Talk the talk,wherever you are

Of the several possible approaches to this morning's topic, I'll use Otto Stewich, if you please. Otto was a Silesian, or German-speaking Pole, and years ago was recruited by Mr. Gutmann to come to America and be a weaver in the Worumbo Mill. The Worumbo wove the finest woolens in the world, and Mr. Gutmann ran the Worumbo. And Worumbo was the name of a sachem of the Sabattis Family, American Indians of the Abenaki tribe.

Worumbo was well known in local lore. The woolen mill was named for him, rather than he for the mill. Otto Stewich thus arrived in Hoboken, N.J., by immigrant steamship, and had been told he would be met at the gangplank by somebody with a welcome hand.

Otto arrived. It was a bitter cold evening, and Otto was cold, tired, hungry, much afraid, and very much alone. His guide and interceptor had missed a train connection in Worcester. Otto didn't know one word of English.

Otto spent a miserable night wandering the Hoboken waterfront. Every once in a while he'd heave his arms into the air in supplication. And he'd yell "Worumbo!" At very long last his interceptor found him, because people kept calling the police to say some nut was loose, shouting a strange tongue.

Long after he became a United States citizen, Otto would still say, "It vas der only English vort I knew!"

We may wonder if Chief Worumbo considered his name English, but we can't deny there is wisdom in knowing a foreign word at the right time.

In Wolfsburg, Germany I found a bus driver who spoke 13 languages, and said he could handle several dialects as well. He had a cousin who lives in Waltham, Mass. There's a moral here, even if I don't jump up and down and clap my hands.

I went into the post office in Waiblingen to mail a dispatch to this newspaper, and in my stupid German I had much trouble making the postal clerk understand me. He was patient. At last I had the right stamps and all, and I thanked him and turned to go. Then he said, in perfect English, "Not at all, sir, we thank you. You'll find a postal pillar on your left by the front door."

See what I mean?

One time, Marcel Menard was coming with his horses to draw out some sawlogs that were too big for my little tractor, and I was called away. I asked my wife to call on the telephone and tell Marcel not to come. Neither Marcel nor his bonne femme spoke English, and my wife lacks French. But Marcel did not come. Why, you ask? Very simple! My wife said, "No school!"

I believe there is no cultural satisfaction any better than the pleasure that comes when you can talk to somebody in his own language.

A great technical breakthrough was the development of the forest telephone line. It used one wire, the ground serving the other side, and it was strung on tree limbs for miles through the woods, linking remote lumber camps and wardens to the world. It was scratchy, rumbling, buzzing, unreliable, and a no-no in an electric storm.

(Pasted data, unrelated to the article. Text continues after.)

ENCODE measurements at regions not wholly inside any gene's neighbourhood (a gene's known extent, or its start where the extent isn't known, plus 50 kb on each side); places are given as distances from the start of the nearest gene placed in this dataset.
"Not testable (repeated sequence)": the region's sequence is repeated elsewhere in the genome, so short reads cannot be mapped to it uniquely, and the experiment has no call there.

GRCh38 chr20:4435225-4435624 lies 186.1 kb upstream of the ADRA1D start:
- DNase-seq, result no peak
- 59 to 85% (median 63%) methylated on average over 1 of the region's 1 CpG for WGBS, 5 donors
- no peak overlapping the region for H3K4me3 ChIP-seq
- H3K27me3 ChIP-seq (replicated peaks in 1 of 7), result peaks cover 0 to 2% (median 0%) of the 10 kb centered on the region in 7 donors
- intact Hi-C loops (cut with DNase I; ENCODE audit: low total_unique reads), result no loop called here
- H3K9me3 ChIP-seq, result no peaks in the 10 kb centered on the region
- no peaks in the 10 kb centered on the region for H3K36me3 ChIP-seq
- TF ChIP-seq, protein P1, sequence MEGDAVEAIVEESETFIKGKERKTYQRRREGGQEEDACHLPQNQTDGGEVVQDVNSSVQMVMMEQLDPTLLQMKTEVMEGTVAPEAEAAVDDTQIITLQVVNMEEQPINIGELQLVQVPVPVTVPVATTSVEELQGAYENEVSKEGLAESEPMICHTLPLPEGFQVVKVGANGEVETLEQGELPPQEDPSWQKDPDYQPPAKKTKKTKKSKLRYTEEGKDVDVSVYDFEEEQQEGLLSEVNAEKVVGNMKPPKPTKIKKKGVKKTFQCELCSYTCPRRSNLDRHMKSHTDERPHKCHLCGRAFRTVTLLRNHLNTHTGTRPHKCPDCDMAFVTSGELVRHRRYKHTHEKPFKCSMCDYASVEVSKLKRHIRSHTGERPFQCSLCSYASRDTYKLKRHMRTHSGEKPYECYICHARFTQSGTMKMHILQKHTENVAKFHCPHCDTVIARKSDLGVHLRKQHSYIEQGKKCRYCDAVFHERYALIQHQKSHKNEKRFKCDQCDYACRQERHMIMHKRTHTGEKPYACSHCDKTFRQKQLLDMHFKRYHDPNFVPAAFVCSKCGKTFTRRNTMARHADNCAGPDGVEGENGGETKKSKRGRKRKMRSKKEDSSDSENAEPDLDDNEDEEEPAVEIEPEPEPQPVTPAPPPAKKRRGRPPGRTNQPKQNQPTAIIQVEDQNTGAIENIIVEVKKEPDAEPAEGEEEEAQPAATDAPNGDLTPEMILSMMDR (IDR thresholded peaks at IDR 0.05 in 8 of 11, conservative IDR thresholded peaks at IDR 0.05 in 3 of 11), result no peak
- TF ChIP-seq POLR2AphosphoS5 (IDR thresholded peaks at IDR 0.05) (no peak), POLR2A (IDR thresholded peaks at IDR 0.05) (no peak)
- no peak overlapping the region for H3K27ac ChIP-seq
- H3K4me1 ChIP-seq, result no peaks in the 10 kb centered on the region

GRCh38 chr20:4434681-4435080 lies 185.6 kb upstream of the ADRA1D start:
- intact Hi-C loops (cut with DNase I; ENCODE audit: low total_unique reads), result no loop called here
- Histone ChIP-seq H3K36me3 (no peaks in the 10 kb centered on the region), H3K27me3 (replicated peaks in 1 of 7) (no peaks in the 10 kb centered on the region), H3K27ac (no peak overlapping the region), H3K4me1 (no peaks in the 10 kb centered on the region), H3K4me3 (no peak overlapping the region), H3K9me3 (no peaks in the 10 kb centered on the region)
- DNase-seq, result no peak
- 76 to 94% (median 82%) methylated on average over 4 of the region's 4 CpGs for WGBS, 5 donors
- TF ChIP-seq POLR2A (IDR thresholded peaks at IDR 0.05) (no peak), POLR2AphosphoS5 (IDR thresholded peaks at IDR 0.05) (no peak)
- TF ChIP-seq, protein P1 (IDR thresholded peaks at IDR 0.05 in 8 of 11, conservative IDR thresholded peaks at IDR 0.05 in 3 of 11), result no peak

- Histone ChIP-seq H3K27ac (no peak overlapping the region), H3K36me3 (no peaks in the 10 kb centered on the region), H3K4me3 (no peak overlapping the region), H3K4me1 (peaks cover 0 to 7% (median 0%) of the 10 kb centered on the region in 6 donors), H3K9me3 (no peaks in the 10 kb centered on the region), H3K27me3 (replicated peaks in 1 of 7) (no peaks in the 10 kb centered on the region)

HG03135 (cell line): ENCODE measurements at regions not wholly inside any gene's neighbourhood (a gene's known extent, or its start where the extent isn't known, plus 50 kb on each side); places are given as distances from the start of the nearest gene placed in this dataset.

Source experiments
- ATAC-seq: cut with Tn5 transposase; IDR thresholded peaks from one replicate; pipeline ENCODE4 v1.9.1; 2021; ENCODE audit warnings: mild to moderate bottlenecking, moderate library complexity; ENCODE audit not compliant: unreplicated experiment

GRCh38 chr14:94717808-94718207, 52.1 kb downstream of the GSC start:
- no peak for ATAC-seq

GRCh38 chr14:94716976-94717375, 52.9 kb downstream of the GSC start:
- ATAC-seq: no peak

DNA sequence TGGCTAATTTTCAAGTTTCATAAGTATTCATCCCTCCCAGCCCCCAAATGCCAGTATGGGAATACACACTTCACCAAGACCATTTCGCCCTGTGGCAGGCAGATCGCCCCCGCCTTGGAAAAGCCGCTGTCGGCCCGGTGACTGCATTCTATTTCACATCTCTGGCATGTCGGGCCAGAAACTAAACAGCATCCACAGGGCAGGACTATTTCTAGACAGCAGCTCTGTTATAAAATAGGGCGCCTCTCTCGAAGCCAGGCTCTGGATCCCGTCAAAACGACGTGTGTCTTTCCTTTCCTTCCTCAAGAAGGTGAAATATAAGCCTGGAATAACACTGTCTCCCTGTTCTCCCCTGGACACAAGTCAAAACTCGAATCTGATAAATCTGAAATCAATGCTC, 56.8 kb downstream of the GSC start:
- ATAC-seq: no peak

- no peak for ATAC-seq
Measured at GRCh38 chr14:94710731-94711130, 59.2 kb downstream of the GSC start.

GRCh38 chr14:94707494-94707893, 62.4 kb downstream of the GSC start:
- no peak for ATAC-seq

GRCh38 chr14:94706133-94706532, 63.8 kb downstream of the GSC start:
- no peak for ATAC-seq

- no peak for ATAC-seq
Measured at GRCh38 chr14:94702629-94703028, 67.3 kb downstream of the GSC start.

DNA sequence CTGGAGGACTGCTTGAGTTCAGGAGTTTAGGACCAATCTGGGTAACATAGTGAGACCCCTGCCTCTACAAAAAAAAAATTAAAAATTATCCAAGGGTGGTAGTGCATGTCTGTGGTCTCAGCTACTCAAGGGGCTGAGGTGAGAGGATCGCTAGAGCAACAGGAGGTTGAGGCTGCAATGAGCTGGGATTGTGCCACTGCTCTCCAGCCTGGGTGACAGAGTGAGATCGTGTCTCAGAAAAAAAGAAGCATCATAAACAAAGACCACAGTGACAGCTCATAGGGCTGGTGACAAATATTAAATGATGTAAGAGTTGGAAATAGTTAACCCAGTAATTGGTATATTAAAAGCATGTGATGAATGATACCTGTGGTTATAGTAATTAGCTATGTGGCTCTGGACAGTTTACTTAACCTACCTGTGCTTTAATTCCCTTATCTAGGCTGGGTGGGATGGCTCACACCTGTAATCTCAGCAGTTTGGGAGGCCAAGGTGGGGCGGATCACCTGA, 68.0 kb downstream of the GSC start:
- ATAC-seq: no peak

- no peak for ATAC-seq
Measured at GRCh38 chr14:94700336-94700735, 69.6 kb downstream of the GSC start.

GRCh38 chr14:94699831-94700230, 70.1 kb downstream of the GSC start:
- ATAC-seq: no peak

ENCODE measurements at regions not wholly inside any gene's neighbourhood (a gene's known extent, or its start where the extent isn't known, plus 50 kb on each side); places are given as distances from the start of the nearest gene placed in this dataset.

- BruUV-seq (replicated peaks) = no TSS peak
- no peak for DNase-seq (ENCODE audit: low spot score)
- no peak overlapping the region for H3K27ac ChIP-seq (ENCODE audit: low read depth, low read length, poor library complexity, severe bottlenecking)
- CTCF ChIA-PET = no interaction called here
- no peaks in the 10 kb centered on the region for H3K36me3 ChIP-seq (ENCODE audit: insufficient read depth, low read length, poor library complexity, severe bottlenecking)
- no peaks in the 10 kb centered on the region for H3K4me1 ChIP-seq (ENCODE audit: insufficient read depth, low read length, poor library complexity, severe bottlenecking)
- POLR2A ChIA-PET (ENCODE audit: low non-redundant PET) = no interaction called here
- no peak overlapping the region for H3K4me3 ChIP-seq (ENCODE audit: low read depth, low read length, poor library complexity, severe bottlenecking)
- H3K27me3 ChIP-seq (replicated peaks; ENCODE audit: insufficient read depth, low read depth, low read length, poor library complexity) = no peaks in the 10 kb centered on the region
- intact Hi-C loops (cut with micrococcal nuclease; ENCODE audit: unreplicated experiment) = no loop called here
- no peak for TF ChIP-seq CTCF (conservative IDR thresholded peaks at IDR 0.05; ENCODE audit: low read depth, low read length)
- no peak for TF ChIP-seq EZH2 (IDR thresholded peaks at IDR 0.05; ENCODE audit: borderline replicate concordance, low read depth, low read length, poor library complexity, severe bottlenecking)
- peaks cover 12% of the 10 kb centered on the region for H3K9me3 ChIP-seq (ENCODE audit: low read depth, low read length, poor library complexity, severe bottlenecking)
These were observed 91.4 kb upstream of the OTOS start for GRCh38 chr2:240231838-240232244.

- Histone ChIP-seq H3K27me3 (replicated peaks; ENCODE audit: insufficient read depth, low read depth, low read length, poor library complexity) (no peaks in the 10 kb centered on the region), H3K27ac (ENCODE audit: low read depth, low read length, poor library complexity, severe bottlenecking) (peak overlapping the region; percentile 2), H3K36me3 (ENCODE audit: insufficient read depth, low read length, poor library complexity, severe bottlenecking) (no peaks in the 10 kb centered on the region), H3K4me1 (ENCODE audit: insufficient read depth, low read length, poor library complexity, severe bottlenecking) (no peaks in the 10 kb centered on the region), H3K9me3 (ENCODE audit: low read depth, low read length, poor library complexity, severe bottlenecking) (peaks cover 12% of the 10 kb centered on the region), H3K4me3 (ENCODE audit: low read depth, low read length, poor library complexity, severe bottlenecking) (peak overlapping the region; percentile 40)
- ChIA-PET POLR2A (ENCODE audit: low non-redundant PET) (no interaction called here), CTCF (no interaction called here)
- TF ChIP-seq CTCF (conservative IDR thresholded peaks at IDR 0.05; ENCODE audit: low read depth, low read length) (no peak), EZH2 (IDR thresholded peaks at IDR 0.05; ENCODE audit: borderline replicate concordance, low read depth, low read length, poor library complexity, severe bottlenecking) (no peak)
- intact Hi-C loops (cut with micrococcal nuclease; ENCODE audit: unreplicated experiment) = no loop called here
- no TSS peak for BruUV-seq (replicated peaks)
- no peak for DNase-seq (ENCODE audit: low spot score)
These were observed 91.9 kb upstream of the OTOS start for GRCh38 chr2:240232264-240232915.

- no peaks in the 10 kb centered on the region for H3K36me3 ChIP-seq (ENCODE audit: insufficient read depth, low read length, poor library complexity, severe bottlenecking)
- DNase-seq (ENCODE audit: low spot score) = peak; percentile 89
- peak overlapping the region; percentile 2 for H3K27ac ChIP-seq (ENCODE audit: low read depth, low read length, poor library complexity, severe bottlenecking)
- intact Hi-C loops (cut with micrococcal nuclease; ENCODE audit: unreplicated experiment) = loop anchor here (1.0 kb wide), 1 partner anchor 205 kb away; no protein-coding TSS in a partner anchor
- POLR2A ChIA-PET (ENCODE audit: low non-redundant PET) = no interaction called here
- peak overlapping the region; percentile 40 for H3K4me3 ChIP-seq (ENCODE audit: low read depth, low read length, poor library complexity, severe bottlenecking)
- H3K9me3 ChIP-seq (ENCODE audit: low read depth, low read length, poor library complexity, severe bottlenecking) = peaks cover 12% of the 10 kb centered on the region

One better way was to open a camp window and shout. But the woods lines served until radio was perfected, and one day the parish priest up in St. Philibert, Quebec, put in a call via Bell Canada to one Romeo Jalbert at Scott Brook Lumber Camp down in the state of Maine, to tell him his wife had produced a baby girl and everything was fine.

Scott Brook was a camp of the Great Northern Paper Co., and it was 50 miles beyond the mountain. It employed some 150 men, all French-Canadians except the clerk. The clerk answered the phone when it rang 16, his number, and said that Romeo Jalbert was in the woods with the chopping crew, and it would take some time to get him to the phone. The priest would attend.

When Romeo arrived, he stepped into the office, and the clerk nodded at him and pointed at the candlestick telephone.

Romeo had never seen a telephone. He had seen the wires on the trees and had been told, "Ne touche pas," but a telephone was a nicety as yet beyond the privileges of a chopper from County Beauce, Kaybeck, l!

Romeo fitted the receiver to his ear and stooped to put his face to the mouthpiece. Romeo took a deep breath and said, "'Allo-l!" Then he stiffened, clearly astonished, and turned to the clerk. With amazement on his face, he exclaimed, "She talk French!"

Another version of the same concerns my friend Jean-Louis Gauthier, a bilingual big-shot in Canadian TV who visited France. He well knew the executive of Procter & Gamble who handled TV advertising, and the executive told him, "When you get to Paris, call our office there, and they'll help you."

So on his first morning in Paris, Jean-Louis dialed from his hotel room, and when the receptionist at Procter & Gamble answered, he jumped back from the telephone and told his wife, "It talks French!"

And so it did, even in France! He told me, "You have no idea how strange that was! All the years I'd done business in French with P&G and we'd never spoken 'Procter & Gamble' in French! I had never heard of 'Prock-tair-eh-Gomb-l'! And I didn't know what I was connected to! I hung up!"

Which should be a good lesson to us all, linguistically speaking. There is nothing any nicer than a friend you have made from a stranger by saying "hello" in his patois.

(c) Copyright 2000. The Christian Science Publishing Society

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